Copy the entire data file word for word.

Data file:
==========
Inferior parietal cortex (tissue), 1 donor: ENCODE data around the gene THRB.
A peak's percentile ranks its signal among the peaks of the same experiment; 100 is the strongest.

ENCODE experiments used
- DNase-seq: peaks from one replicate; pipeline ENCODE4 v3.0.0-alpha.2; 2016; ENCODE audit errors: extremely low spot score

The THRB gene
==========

Inferior parietal cortex (tissue), 1 donor: ENCODE data around the gene THRB.
A peak's percentile ranks its signal among the peaks of the same experiment; 100 is the strongest.

ENCODE experiments used
- DNase-seq: peaks from one replicate; pipeline ENCODE4 v3.0.0-alpha.2; 2016; ENCODE audit errors: extremely low spot score

The THRB gene